Tag Archives: Hackney

Tough on clever, tough on the causes of clever

It may not surprise you to learn that I was a voracious reader as a kid, with a book addiction far beyond what my pocket-money and the resources of my relatives could support. The kind of child who reacted with delight rather than groans to gifts of book tokens each birthday and Christmas, one who always had a well-maintained ‘to read’ list close at hand.

But we were never mega-rich and – without wanting to recreate the Four Yorkshiremen sketch – birthdays and Christmases didn’t seem to roll around fast enough back then. So the local library saved us. I got enough to read and nobody went bankrupt buying me books. Getting my first library card felt like a huge deal, for the promise it held and perhaps most of all, the freedom it offered. My parents would head towards the grown up books while my brother and I would be left in the kid’s section, where we would usually read a couple of books while we were waiting, eventually whittling down a huge pile into the four we were allowed to take out that week. Mum and Dad would cast an eye over our choices and sometimes make suggestions, but I don’t remember anyone ever telling me what to read. For the clever, bookish kid I was, and hopefully still am, it was a little slice of heaven.

That said, I don’t want to you to think that this is some misty-eyed, far off reminiscence. More recently, when I was saving money to retrain as a teacher and come to Japan, quickly realising that the whole plan would fail unless my bookshop habit was broken, it was Hackney Central Library that came to the rescue. A bit different to the one of my childhood, with its architectural wonder of a building and electronic cards, my inner child still jumped for joy on hearing that you could take out 12 – 12!!! – things at once, including CDs and DVDs. And my outer grown up was incredibly grateful for the ability to renew everything online, especially when having to work late on the day it was all due to be returned. It was a love rekindled.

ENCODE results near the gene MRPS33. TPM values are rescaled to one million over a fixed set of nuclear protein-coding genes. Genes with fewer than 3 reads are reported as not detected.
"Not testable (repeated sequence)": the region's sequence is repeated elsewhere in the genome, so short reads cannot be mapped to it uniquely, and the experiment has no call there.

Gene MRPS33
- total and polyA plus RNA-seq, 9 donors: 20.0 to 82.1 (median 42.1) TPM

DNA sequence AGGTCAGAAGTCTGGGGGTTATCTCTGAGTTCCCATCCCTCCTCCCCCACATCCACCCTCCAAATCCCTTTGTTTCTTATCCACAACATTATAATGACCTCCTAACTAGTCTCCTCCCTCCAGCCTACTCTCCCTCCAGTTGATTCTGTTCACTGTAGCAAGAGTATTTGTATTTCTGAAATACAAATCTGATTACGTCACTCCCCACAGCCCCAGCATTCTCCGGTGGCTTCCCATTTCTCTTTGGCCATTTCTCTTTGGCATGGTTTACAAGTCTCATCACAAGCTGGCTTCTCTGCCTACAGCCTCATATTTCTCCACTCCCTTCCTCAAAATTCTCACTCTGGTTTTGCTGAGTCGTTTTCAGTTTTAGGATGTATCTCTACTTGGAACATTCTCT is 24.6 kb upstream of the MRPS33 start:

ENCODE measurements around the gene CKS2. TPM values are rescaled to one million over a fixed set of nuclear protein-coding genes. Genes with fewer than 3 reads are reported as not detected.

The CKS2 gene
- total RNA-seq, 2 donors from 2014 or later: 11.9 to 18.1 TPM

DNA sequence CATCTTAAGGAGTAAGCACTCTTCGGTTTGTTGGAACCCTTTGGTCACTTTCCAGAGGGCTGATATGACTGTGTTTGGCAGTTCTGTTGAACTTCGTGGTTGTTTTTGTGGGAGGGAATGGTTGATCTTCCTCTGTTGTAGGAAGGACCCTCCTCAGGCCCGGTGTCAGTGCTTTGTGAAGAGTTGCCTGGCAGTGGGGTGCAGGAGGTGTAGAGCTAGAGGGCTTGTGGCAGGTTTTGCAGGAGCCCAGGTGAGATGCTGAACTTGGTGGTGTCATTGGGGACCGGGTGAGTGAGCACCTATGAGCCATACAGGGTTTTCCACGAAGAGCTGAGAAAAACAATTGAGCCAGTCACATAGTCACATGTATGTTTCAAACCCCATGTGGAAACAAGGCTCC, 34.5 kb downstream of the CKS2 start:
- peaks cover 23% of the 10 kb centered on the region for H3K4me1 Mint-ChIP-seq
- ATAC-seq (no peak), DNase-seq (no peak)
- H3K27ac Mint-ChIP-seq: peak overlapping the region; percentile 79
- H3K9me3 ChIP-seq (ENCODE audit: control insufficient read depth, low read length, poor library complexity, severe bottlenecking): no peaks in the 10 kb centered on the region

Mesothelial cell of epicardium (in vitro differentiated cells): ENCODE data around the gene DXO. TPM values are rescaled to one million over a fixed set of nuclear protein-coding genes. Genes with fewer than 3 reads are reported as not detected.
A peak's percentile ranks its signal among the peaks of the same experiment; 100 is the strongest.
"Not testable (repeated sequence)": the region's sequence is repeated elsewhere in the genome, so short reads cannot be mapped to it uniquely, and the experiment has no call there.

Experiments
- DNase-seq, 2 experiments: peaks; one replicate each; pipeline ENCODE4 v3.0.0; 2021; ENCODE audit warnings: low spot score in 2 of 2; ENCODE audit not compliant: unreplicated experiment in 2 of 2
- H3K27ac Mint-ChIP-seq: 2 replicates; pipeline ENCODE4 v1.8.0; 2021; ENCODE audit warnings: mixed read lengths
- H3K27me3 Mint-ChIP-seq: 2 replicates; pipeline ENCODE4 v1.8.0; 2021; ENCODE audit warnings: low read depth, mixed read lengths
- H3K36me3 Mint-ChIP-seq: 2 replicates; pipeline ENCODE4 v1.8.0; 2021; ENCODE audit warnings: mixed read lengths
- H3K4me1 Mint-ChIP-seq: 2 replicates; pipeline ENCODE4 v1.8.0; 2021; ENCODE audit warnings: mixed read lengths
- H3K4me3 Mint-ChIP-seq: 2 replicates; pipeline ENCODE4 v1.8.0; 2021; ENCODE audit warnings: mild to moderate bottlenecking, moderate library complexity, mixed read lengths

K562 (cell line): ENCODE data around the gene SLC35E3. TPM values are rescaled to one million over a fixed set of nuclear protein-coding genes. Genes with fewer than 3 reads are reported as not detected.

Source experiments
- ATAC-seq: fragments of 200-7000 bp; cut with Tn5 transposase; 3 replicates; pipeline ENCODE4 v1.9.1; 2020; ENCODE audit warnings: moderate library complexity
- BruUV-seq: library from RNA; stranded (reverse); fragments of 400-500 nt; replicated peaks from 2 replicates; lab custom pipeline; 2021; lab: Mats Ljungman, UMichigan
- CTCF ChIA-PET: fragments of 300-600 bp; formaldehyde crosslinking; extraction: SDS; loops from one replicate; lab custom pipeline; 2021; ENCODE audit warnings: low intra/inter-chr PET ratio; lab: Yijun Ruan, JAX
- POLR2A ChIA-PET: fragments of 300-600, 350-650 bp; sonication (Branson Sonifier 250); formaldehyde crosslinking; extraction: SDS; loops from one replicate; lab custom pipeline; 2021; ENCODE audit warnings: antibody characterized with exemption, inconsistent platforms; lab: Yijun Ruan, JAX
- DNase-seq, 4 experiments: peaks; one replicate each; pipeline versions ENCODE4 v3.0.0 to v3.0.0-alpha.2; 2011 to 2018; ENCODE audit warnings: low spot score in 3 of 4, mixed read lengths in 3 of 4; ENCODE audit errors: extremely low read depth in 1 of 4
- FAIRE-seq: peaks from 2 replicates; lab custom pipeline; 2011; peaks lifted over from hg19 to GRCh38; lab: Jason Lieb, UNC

The final stage of my library romance before I left the UK took place, fittingly you could say, in one of the most beautiful buildings in my home city of Liverpool, the Central Library. I was lucky enough to become a member shortly before it was closed for a major refurbishment, enjoying the atmosphere as much as the books I took home. There has been some disquiet about what the redevelopment plans might mean for the library’s collections as, perhaps inevitably, the focus moves away from the printed word towards providing access to other forms of media. I am inclined to be pragmatic, if that is what is needed to keep the library open, then I am for it.

For it should be clear to all who love borrowing books, even if only as a fond memory, that it faces a grave threat. If today’s children are to have that joy of books revealed to them in the same way, we who love libraries need to join the fight and soon. It seems someone has decided that the handing out of books for free is a luxury from a bygone age that can no longer be afforded. In scenes that call to mind other historical outrages, Brent Council in North London launched a ‘cowardly’ midnight raid on Kensal Rise library, despite a campaign by local residents to save it from closure which made the news as far away as Toronto. Stripping the building of books and furniture, which campaigners say the council had promised to leave behind, as well as removing a plaque commemorating the library’s opening by Mark Twain, are unforgivable acts of cultural vandalism. The forces of stupid have won another victory.

As one commentator on Twitter noted: